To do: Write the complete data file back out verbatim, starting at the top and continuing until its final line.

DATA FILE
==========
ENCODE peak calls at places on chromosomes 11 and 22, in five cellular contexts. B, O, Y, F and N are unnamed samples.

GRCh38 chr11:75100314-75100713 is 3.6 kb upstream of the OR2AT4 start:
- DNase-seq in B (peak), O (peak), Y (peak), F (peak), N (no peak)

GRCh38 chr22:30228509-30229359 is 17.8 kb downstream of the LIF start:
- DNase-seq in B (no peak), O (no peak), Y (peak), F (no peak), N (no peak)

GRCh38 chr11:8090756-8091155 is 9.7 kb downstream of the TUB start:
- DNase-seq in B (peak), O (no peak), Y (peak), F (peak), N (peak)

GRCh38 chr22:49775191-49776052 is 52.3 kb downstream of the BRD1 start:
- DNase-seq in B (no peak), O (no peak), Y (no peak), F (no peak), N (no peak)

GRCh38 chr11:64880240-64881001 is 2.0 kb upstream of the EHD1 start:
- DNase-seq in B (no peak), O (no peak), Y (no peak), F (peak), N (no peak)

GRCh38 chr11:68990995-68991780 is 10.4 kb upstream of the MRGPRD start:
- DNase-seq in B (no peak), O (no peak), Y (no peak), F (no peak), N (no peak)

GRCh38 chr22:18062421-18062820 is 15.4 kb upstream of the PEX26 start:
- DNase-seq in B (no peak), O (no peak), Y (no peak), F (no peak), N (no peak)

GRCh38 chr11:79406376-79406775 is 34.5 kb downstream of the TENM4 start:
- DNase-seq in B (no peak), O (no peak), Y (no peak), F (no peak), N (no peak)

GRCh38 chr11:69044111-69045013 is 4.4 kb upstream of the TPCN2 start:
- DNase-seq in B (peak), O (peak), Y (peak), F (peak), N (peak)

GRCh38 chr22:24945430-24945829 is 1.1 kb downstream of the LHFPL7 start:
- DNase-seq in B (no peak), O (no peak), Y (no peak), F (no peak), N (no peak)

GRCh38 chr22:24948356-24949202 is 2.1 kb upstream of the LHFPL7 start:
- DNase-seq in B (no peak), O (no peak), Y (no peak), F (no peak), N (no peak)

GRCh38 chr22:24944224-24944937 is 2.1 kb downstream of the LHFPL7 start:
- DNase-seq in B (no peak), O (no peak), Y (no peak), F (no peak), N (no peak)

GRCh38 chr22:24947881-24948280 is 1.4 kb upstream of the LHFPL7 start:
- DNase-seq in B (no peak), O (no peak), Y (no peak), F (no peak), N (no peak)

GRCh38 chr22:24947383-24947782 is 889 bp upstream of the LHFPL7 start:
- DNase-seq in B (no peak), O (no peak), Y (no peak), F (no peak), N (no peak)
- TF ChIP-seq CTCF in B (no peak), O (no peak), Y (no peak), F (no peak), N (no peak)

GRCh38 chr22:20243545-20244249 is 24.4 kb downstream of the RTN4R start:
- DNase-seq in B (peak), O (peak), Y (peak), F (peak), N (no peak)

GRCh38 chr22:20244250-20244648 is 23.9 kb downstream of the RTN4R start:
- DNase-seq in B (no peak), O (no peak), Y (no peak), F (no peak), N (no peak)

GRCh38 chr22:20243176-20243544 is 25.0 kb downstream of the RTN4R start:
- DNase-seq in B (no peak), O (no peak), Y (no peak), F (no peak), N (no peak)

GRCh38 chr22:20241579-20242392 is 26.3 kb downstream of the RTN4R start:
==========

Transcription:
ENCODE peak calls at places on chromosomes 11 and 22, in five cellular contexts. B, O, Y, F and N are unnamed samples.

GRCh38 chr11:75100314-75100713 is 3.6 kb upstream of the OR2AT4 start:
- DNase-seq in B (peak), O (peak), Y (peak), F (peak), N (no peak)

GRCh38 chr22:30228509-30229359 is 17.8 kb downstream of the LIF start:
- DNase-seq in B (no peak), O (no peak), Y (peak), F (no peak), N (no peak)

GRCh38 chr11:8090756-8091155 is 9.7 kb downstream of the TUB start:
- DNase-seq in B (peak), O (no peak), Y (peak), F (peak), N (peak)

GRCh38 chr22:49775191-49776052 is 52.3 kb downstream of the BRD1 start:
- DNase-seq in B (no peak), O (no peak), Y (no peak), F (no peak), N (no peak)

GRCh38 chr11:64880240-64881001 is 2.0 kb upstream of the EHD1 start:
- DNase-seq in B (no peak), O (no peak), Y (no peak), F (peak), N (no peak)

GRCh38 chr11:68990995-68991780 is 10.4 kb upstream of the MRGPRD start:
- DNase-seq in B (no peak), O (no peak), Y (no peak), F (no peak), N (no peak)

GRCh38 chr22:18062421-18062820 is 15.4 kb upstream of the PEX26 start:
- DNase-seq in B (no peak), O (no peak), Y (no peak), F (no peak), N (no peak)

GRCh38 chr11:79406376-79406775 is 34.5 kb downstream of the TENM4 start:
- DNase-seq in B (no peak), O (no peak), Y (no peak), F (no peak), N (no peak)

GRCh38 chr11:69044111-69045013 is 4.4 kb upstream of the TPCN2 start:
- DNase-seq in B (peak), O (peak), Y (peak), F (peak), N (peak)

GRCh38 chr22:24945430-24945829 is 1.1 kb downstream of the LHFPL7 start:
- DNase-seq in B (no peak), O (no peak), Y (no peak), F (no peak), N (no peak)

GRCh38 chr22:24948356-24949202 is 2.1 kb upstream of the LHFPL7 start:
- DNase-seq in B (no peak), O (no peak), Y (no peak), F (no peak), N (no peak)

GRCh38 chr22:24944224-24944937 is 2.1 kb downstream of the LHFPL7 start:
- DNase-seq in B (no peak), O (no peak), Y (no peak), F (no peak), N (no peak)

GRCh38 chr22:24947881-24948280 is 1.4 kb upstream of the LHFPL7 start:
- DNase-seq in B (no peak), O (no peak), Y (no peak), F (no peak), N (no peak)

GRCh38 chr22:24947383-24947782 is 889 bp upstream of the LHFPL7 start:
- DNase-seq in B (no peak), O (no peak), Y (no peak), F (no peak), N (no peak)
- TF ChIP-seq CTCF in B (no peak), O (no peak), Y (no peak), F (no peak), N (no peak)

GRCh38 chr22:20243545-20244249 is 24.4 kb downstream of the RTN4R start:
- DNase-seq in B (peak), O (peak), Y (peak), F (peak), N (no peak)

GRCh38 chr22:20244250-20244648 is 23.9 kb downstream of the RTN4R start:
- DNase-seq in B (no peak), O (no peak), Y (no peak), F (no peak), N (no peak)

GRCh38 chr22:20243176-20243544 is 25.0 kb downstream of the RTN4R start:
- DNase-seq in B (no peak), O (no peak), Y (no peak), F (no peak), N (no peak)

GRCh38 chr22:20241579-20242392 is 26.3 kb downstream of the RTN4R start: